Carnival in Dominica
Onto The Streets
The plantocracy of both nations however, were wary of revolt, and would not allow the free movement of slaves or the gathering of large groups in any one place or at any one time.
Only on the Sunday market days in Roseau and Portsmouth were such crowds to be found and, as the old paintings show, red-coated soldiers wandered prominently among them. On feast days it was alright for the slaves of two or three estates in one district to gather in the estate yards, but with active maroon gangs roaming the hills, particularly at the end of the 18th century, a wary eye was kept on such gatherings by the authorities. Street Carnival was out of the question and although the use of the drum was tolerated, the use of masks was strictly limited, often in some cases by proclamation.
These restrictions and the punishments involved are all too clearly stated in a notice appearing in several issues of "The Dominica Chronicle" in early 1825:
Whereas it hath been represented to us that Slaves are frequently parading in the streets of Roseau, to the annoyance of the inhabitants of the said Town. We do hereby give notice, that in future any Slave who may be found dancing in the Town of Roseau without written permission from his or her Owner for such purpose, or who may form in, or whom may form in any riotous or noisy procession in the Streets thereof, shall be punished for such offence by public whipping agreeable to the 19th Clause of the Town Warden Act.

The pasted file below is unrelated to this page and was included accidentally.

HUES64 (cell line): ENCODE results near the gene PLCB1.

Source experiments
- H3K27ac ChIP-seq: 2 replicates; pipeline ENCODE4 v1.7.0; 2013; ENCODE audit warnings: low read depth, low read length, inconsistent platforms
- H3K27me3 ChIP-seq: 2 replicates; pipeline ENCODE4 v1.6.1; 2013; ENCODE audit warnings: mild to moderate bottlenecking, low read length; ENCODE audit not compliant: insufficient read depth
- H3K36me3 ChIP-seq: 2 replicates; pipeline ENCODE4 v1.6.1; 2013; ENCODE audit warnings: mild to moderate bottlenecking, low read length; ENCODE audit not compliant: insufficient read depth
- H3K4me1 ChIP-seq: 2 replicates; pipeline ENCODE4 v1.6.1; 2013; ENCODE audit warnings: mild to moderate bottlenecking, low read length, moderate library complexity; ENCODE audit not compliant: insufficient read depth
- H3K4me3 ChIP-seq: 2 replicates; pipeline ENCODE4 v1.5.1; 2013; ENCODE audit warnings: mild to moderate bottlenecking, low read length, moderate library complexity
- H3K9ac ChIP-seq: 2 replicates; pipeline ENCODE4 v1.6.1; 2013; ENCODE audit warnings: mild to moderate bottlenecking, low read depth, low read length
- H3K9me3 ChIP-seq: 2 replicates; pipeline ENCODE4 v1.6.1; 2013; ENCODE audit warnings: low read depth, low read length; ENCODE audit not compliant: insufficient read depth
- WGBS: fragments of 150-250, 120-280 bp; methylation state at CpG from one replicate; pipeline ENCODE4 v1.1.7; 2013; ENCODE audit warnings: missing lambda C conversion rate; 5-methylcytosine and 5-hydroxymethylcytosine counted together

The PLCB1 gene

Signed - Town Wardens - Edward Dowdy, A. Patterson, Henry Nisbet, Ralph Ashton, Justin McSwiney.
While such notices were being published in Dominica, the humanitarian movement in Britain was actively working towards the total abolition of slavery. They campaigned in Parliament and in churches, meeting halls and newspapers throughout the country.
In spite of protests by the Dominica House of Assembly that "such a fatal project" would sweep the island "into a Vortex of indiscriminate Ruin" the British Parliament past the Abolition of Slavery Act, which received Royal Assent on 29th August 1833 and became law. It would take effect on the 1st August the following year.
When the sun set on 31st July 1834, there were 14,175 slaves in Dominica and at midnight they were free. As in other islands the liberated people came out onto the streets. The proclamation was read with the customary roll of drums from the steps of the Court House on Victoria Street, where the House of assembly is located. Dressed in their best turbans and starched white cotton petticoats and jackets of "chambray" and brightly patterned calico, madras and taffeta they streamed in from the estates along the coast. Boatmen from Soufriere, Mahaut, St. Joseph and Barroui heaved on their oars with canoe-loads of passengers. Mass was celebrated in churches island wide and by midday the various forms of tambou drums, the long boom-booms and rattling shack-shacks were echoing down the streets. No "written permission" was needed now, no "papier liberté" had to be carried around for identification of freedom. Street masquerade had come to stay.